Today, a Chicago City Council committee finally held a hearing on the ordinance proposed by Alds. Manny Flores (1st Ward) and Scott Waguespack (32nd Ward) aimed at shedding light on Mayor Daley’s Tax Increment Financing (TIF) “piggy bank ". And in a strange turn of events, ...
Today, a Chicago City Council committee finally held a hearing on the ordinance proposed by Alds. Manny Flores (1st Ward) and Scott Waguespack (32nd Ward) aimed at shedding light on Mayor Daley’s Tax Increment Financing (TIF) “piggy bank ". And in a strange turn of events, Planning Department deputy commissioner Bill Eager unintentionally made the case for such transparency.
He appeared before the committee to demonstrate the accessibility of TIF information. But his presentation backfired when he publicly fumbled through his own department’s site, seeking details that were either nonexistent or outdated.
“Let’s go to Goose Island quickly,” Eager said at one point, while looking for information on the notorious Republic Windows TIF -- information that only appeared online after Flores and Waguespack complained about the questionable deal. “Or as quickly as this will allow." When he finally found the desired information, it turned out to be from 2006.
“You said this is current … This is 2009,” balked Finance Committee Chair Ed Burke, who co-led the hearing with Economic, Capital, and Technology Development Chair Ald. Marge Laurino (39th Ward). She tried to throw Eager a lifeline, asking him to move on to a mapping page where taxpayers could find out whether they live in a TIF. “We took that down,” Eager said after stumbling around some more. “We’ll put that back up.”
The audience, including members of the committee itself, couldn’t help but chuckle when he went on to argue that the city is doing a decent job of keeping citizens informed.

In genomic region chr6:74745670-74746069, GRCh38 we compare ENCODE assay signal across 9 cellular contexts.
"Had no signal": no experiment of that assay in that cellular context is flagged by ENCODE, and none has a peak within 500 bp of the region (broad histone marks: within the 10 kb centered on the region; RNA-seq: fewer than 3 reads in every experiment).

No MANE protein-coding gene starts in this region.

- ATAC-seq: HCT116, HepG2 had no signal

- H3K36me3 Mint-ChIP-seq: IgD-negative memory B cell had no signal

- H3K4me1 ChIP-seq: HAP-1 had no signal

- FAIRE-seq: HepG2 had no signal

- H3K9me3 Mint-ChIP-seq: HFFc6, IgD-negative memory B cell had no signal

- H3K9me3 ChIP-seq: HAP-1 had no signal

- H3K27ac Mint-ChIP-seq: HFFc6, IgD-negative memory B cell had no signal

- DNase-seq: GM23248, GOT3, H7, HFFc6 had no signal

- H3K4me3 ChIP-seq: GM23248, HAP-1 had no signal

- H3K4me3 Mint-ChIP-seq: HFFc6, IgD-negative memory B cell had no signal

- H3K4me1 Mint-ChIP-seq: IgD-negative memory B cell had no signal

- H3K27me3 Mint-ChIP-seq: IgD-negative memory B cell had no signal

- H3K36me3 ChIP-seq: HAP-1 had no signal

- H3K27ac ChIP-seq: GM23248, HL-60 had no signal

Unfortunately, despite signing onto Flores and Waguespack’s ordinance, Laurino made clear she doesn’t plan to move forward quickly, claiming that the plan would “entail cost and time and [is] something we don’t want to rush into.”
Her contention that publicizing the information would be too burdensome was undercut by EveryBlock co-founder Dan O’Neil’s testimony. He cited dozens of similar projects executed by Everyblock using raw government data provided by the city, including information on building permits and health department inspections. O’Neil personally offered to put the TIF data online in a searchable format within a month’s time -- free of charge -- if they’d just turn over the requisite employment reports, contracts, payment schedules, and other data. “This is less about technology than intent,” he said of the city’s lock-tight grip on TIF details.
Notwithstanding O’Neil’s plea, Laurino deferred a vote on the measure. Her parting words: “We’ve gathered quite a bit of information here today, and I think we have a lot of loose ends to tie up with our law department, and I think we’ve heard some recommendations from other aldermen, so we’re going to hold this.” As Mick Dumke reported, she “offered no timetable for when it would be considered again.” Flores and Waguespack told him they hope to pass “some form of the ordinance” by next month.
It should be noted that not a single alderman, expert, or member of the public testified against the common sense plan. But as Laurino’s final remarks suggested, there are plenty of officials who are making their “recommendations” known behind the scenes, even as they pay lip service to the idea in public. If their intent is to quietly bury this ordinance, Chicago residents -- as well as Flores and Waguespack -- shouldn’t let them get away with it.
Image courtesy of the Windy Citizen TIF Map.